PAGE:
Both venture capital firms encouraged Google's young co-founders, Sergey Brin and Larry Page, to recruit a seasoned chief executive who would have credibility with investors and others. Google then retained Heidrick & Struggles, one of the nation's most highly regarded executive search firms, and in 2001 the firm recruited Eric Schmidt, the former chief technologist of Sun, who was then running Novell Inc., to serve as chief executive.

As part of the pay day for its head-hunting services, both Heidrick & Struggles and the firm's Silicon Valley-based lead recruiter, John Thompson, became Google stockholders. Analysts estimate the value of their holdings could be tens of millions of dollars.

Google also cut deals on the corporate side that led to early investments by Yahoo Inc., which is now its chief competitor, and by Dulles-based America Online Inc. Google provided search services for users of both Yahoo and AOL, putting its brand name in front of millions of computer users.

In fairness to Page and Brin, when they describe Google as iconoclastic, they are referring to the way it has transformed searching the Internet and the firm's culture, rather than its financial backers. Google officials declined to comment.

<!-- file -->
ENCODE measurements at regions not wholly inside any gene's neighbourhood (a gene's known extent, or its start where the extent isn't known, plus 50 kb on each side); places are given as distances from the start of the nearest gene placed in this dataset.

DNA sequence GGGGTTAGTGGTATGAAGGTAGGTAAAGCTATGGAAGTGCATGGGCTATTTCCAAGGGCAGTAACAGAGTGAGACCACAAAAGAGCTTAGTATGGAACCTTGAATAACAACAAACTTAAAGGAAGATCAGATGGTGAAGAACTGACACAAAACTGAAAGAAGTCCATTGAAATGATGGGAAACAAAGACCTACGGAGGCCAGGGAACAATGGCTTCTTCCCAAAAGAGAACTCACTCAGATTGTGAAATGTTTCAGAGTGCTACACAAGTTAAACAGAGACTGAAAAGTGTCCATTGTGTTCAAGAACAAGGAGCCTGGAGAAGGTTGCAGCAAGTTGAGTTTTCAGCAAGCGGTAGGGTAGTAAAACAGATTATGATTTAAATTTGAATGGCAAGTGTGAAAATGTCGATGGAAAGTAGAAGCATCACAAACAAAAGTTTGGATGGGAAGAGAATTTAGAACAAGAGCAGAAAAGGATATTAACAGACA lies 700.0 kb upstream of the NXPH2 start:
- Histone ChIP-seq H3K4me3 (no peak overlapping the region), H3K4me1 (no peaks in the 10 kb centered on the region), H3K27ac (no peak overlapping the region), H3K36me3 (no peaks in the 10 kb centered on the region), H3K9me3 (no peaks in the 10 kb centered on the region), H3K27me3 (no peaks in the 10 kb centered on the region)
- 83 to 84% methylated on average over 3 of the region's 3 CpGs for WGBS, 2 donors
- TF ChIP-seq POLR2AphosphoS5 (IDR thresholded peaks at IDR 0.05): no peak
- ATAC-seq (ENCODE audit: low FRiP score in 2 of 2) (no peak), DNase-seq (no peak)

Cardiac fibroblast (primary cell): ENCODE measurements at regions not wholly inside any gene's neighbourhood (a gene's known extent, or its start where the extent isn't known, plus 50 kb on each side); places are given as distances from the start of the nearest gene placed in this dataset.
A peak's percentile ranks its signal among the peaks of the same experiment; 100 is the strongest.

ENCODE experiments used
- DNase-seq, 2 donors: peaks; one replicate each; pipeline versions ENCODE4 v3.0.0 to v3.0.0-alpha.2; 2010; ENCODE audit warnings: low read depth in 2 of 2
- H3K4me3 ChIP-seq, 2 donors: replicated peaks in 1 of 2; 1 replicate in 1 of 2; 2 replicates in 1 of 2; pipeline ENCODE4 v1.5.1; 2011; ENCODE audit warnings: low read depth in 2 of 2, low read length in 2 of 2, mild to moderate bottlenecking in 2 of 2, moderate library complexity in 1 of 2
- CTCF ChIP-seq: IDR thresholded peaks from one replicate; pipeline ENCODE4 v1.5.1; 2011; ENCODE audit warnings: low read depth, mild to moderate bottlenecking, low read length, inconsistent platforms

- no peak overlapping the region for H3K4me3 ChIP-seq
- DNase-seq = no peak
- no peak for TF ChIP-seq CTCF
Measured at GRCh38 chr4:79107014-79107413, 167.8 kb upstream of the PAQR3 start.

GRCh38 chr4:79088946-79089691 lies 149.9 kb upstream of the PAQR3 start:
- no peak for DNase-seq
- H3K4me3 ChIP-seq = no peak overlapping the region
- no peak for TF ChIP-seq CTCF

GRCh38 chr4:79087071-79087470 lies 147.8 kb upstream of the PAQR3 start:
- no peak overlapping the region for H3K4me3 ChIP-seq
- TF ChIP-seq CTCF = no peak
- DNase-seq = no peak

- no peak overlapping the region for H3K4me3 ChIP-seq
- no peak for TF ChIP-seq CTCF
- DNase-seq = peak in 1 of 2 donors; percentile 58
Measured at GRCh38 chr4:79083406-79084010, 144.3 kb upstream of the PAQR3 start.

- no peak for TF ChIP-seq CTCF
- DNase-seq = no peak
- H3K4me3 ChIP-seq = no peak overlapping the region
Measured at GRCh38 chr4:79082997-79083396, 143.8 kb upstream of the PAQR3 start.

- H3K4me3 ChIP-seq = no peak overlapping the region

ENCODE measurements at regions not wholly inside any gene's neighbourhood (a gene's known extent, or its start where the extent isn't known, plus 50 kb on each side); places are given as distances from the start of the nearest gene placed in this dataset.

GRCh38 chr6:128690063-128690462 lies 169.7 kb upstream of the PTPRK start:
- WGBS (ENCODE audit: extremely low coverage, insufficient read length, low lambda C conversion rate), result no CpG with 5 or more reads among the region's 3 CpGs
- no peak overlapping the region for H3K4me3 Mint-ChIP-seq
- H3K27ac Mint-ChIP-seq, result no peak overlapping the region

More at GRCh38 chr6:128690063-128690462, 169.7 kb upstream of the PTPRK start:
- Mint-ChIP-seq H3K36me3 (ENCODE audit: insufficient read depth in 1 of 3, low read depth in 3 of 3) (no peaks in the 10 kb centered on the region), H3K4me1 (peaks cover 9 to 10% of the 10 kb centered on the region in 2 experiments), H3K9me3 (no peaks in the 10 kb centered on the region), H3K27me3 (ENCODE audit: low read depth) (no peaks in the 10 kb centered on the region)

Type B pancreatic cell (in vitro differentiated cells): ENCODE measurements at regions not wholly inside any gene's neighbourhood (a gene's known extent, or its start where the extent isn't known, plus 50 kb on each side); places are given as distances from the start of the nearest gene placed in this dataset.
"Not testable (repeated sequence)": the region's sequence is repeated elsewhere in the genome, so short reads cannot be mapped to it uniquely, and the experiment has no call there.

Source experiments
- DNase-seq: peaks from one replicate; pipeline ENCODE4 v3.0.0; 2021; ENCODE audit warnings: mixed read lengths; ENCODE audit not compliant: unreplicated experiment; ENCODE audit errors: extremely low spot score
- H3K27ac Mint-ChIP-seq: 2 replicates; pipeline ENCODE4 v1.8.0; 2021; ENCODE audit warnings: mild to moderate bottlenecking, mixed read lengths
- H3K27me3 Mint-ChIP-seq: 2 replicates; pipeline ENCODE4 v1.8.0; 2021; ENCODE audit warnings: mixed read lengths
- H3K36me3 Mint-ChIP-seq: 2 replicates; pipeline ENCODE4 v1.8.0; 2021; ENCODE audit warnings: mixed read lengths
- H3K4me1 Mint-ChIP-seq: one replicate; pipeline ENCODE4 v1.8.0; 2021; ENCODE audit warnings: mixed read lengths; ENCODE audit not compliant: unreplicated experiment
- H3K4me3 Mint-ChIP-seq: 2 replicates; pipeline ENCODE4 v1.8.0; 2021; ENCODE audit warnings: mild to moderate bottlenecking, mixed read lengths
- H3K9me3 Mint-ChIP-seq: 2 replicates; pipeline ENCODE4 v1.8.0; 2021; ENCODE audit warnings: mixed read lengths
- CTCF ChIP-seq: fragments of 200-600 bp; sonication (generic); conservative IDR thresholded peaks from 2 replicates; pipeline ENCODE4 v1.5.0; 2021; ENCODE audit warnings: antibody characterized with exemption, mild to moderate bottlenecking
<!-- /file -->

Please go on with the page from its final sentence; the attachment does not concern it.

Googlers, which is what the company calls its employees, work in a headquarters site the company refers to as the Googleplex and have on-site massage, medical care and more. With a high concentration of PhDs, Googlers spend one day a week on personal projects they select, which has led both to flops and successful innovations, including Google news alerts delivered via e-mail.

The company is also taking an unorthodox approach by conducting an electronic auction for its estimated $2.7 billion public offering, and inviting individuals to participate, rather than allowing Wall Street investment firms to decide how to allocate and price shares. Given Google's strong brand name and heavy use by millions of Web searchers around the world, the auction strategy is designed to create a more stable base of long-term investors by setting a high price for shares before they begin trading, often a deterrent to speculators looking to buy and sell for a quick profit.

Google's immense profitability has given it far more clout with early investors and partners than is typical for new, successful firms. The company relies on advertising for 95 percent of its revenue and is growing rapidly, posting sales of nearly $1 billion last year, and profit of more than $100 million. In the first quarter of this year, the company had $389.6 million in sales and about $64 million in net income, both more than double the amount in the same quarter a year ago.